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thebartrainer

Molecular Cocktails

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Why not use an ISI Thermo Whip? All you would need is a strainer of the right size. Just dont fit a nozzle and keep it upright when you come to release the pressure using the product release handle. Insulated, pressure capable and perfect for the task. You could also carbonate further if required with their CO2 cylinders

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I've been thinking that a salt, sweet or sharp foam would be useful to float instead of coating the rim of a glass.  I can imagine a Margarita with a Salt foam float.

I've been researching and found some more interesting links

Robert Hess interviews Jamie Boudreau

Photomicrography of Cocktail crystal structures

Apple White Lady (Sous Vide)

no. 9 park is doing a really simple fernet foam that sits atop some chilled rye with a little simple to become a modernists toronto... (they name it after a neighborhood of which escapes me in toronto with lots of bars...)

i was skeptical for a split second but it was really tastey. better than anything i've ever had with fernet.... because of the shape of the common martini glass you never used up all the foam before the rye. it married with the booze as you sipped. best foam drink i've had so far....

the greatest technological breakthrough in cocktails is the measured drink.... its as significant as indoor lighting.... unfortunatley so many bars are working in the dark....


abstract expressionist beverage compounder

creator of acquired tastes

bostonapothecary.com

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I don't think you'd have an easy time getting ice cubes into the top of an ISI Thermo Whip.

Not sure about the thermo, but my 0.5l gourmet has a neck about 5cm wide so it should be plenty big enough to put ice inside.

The gourmet could be coated in a neoprene sleeve like the ones you get to keep beer cans cool to protect your hands from the dry ice

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the greatest technological breakthrough in cocktails is the measured drink.... its as significant as indoor lighting.... unfortunatley so many bars are working in the dark....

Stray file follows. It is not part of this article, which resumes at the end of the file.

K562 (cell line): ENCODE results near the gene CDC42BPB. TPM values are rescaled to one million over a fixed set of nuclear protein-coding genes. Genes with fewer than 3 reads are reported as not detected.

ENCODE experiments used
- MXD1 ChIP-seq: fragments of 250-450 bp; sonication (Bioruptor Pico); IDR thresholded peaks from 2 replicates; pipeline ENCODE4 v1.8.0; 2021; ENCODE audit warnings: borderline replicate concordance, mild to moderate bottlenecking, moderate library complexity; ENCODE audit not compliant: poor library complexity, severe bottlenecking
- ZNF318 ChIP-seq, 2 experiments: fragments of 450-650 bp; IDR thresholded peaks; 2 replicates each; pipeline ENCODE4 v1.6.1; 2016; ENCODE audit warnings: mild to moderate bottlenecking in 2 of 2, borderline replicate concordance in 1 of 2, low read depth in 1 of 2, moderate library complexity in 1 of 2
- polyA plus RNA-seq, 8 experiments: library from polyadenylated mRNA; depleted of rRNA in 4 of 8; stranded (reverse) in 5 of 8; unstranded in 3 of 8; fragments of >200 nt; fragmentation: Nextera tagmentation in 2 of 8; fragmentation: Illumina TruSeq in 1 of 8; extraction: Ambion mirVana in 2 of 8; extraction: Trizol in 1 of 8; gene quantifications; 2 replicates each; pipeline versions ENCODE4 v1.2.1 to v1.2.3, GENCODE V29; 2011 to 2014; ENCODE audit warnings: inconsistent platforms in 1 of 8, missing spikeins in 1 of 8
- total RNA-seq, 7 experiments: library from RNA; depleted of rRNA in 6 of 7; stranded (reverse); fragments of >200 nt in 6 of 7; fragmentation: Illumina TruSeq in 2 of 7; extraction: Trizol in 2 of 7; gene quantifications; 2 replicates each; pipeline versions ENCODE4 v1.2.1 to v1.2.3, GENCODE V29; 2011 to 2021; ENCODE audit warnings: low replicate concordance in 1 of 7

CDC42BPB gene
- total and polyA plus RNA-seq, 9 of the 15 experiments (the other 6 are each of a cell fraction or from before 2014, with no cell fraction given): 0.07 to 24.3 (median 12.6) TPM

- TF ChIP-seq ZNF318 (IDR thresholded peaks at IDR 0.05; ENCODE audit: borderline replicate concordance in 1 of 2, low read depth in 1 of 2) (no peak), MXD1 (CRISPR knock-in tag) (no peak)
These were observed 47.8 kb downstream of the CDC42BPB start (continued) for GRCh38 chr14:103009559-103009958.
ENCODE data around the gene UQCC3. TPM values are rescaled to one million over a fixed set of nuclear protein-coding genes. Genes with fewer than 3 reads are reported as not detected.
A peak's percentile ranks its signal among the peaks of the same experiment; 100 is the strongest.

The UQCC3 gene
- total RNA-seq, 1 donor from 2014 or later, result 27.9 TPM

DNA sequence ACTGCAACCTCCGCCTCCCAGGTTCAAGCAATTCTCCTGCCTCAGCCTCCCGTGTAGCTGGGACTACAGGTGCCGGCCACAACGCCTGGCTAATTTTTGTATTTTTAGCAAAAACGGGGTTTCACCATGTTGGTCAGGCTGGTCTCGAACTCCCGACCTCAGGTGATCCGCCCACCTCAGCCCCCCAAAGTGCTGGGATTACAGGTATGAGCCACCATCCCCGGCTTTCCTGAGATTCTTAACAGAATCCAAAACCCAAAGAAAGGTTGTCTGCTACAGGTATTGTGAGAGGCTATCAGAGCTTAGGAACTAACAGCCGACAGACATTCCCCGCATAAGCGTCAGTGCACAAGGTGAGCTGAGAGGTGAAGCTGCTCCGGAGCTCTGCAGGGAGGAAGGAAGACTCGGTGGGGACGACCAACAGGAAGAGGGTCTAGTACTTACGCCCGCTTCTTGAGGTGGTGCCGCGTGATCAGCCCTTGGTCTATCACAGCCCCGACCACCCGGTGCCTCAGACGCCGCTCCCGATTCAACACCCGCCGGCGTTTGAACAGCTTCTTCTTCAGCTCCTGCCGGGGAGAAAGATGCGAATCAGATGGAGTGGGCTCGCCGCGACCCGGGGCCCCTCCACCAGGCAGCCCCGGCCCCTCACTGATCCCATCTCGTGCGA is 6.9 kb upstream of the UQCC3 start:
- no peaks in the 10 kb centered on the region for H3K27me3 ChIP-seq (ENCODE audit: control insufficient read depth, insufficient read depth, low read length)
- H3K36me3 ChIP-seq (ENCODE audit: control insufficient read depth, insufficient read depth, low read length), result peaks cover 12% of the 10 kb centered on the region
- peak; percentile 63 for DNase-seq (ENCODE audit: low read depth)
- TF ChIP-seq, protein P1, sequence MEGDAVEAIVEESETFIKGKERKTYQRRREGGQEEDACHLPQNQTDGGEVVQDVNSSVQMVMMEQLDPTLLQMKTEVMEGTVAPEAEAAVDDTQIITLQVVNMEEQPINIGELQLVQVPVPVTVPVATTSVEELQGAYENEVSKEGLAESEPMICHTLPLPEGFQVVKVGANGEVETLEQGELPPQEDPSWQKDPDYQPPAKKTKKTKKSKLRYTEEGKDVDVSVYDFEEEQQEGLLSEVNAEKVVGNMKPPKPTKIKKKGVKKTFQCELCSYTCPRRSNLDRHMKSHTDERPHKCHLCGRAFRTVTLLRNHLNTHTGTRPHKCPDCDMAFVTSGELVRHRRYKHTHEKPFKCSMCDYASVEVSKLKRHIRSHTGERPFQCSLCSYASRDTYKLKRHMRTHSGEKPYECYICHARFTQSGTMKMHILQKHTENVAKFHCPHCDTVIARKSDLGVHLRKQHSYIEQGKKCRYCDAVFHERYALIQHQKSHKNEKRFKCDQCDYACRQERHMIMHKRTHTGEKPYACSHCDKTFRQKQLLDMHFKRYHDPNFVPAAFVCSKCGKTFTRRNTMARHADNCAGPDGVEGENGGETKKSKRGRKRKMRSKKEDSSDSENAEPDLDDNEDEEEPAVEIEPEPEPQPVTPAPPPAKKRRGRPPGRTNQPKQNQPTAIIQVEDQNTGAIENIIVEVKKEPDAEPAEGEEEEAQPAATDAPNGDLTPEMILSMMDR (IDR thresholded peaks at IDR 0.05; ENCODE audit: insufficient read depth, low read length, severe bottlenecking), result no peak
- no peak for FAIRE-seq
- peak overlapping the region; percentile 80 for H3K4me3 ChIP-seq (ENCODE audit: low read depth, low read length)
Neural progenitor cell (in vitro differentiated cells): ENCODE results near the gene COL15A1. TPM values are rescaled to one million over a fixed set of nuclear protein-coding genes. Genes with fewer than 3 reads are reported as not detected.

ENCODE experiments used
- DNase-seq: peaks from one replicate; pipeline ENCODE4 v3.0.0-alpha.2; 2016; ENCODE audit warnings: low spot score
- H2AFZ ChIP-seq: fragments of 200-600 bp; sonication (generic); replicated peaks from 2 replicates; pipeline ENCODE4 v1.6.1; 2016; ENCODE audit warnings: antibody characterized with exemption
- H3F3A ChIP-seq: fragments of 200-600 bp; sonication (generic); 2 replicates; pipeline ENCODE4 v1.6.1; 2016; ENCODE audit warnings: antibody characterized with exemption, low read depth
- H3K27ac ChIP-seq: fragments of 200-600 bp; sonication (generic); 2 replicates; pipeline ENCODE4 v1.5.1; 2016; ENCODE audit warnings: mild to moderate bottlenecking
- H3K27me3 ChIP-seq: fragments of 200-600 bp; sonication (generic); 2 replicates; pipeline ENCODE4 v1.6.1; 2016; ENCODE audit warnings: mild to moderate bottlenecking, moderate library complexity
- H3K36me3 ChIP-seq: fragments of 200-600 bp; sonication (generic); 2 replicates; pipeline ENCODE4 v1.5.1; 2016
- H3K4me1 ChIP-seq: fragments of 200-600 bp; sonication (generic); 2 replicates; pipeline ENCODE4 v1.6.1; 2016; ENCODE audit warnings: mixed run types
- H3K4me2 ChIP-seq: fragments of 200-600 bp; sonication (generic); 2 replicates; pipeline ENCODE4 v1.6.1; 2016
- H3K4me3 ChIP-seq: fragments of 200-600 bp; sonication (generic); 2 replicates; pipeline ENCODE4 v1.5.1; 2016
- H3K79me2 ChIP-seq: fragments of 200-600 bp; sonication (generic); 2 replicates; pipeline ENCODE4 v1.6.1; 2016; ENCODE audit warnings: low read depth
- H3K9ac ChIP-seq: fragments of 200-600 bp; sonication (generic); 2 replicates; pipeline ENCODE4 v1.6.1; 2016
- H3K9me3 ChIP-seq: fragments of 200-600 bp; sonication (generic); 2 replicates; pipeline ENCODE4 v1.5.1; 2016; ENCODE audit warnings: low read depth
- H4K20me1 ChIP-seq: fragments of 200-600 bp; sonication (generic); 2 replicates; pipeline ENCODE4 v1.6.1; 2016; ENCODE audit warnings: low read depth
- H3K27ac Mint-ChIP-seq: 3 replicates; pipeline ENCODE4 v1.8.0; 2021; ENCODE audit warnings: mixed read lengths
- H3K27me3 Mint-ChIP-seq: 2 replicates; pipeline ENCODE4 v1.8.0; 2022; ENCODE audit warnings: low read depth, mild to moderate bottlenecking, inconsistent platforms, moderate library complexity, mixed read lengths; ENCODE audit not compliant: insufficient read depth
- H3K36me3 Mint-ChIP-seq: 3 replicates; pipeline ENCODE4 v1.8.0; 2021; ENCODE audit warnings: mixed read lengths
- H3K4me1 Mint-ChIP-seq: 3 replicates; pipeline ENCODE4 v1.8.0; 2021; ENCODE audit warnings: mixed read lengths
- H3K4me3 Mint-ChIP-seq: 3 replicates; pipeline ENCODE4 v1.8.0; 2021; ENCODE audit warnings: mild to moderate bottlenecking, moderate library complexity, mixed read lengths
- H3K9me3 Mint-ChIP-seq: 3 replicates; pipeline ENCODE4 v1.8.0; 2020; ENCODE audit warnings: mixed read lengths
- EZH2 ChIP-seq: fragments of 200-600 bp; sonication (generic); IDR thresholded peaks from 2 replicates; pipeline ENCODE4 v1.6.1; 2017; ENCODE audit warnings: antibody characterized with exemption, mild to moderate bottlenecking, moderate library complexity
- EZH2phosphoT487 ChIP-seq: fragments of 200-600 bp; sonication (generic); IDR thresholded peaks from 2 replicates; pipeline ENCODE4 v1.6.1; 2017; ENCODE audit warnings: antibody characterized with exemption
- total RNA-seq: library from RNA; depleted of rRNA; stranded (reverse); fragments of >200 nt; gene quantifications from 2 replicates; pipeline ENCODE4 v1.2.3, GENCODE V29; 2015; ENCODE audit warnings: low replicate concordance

The "measured drink"? What does this mean, exactly? Using a jigger instead of free pouring? This is something the best bars in NYC have been doing for years.


--

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the greatest technological breakthrough in cocktails is the measured drink.... its as significant as indoor lighting.... unfortunatley so many bars are working in the dark....

The "measured drink"? What does this mean, exactly? Using a jigger instead of free pouring? This is something the best bars in NYC have been doing for years.

i mean the jigger.... it is not very common in boston....

boston is really wierd. consumer demand for a good drink outpases the supply. there is an old generation of bartenders that have really bad habits.... i keep seeing so many people interested in a good cocktail but going to wine because they know the bartender can't mess it up....

its kinda funny you think the bartenders would be setting the pace. it only takes a couple incredible bars spoiling their clientelle to make other places' drinks look really bad relative....


abstract expressionist beverage compounder

creator of acquired tastes

bostonapothecary.com

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A co-worker pointed out there's an interview with Eben Freeman in the December issue of Food and Wine Magazine.

One sort of interesting technique he talks about is for infusing the flavor of fats into alcohols.

Mix a liquid fat with alcohol, then chill, and filter out the fat.

He describes a brown butter infused dark rum he uses in a drink and discusses using bacon fat to flavor bourbon.

He also talks a bit about Kazuo Ueda's "Hard Shake" method of chilling cocktails.


---

Erik Ellestad

If the ocean was whiskey and I was a duck...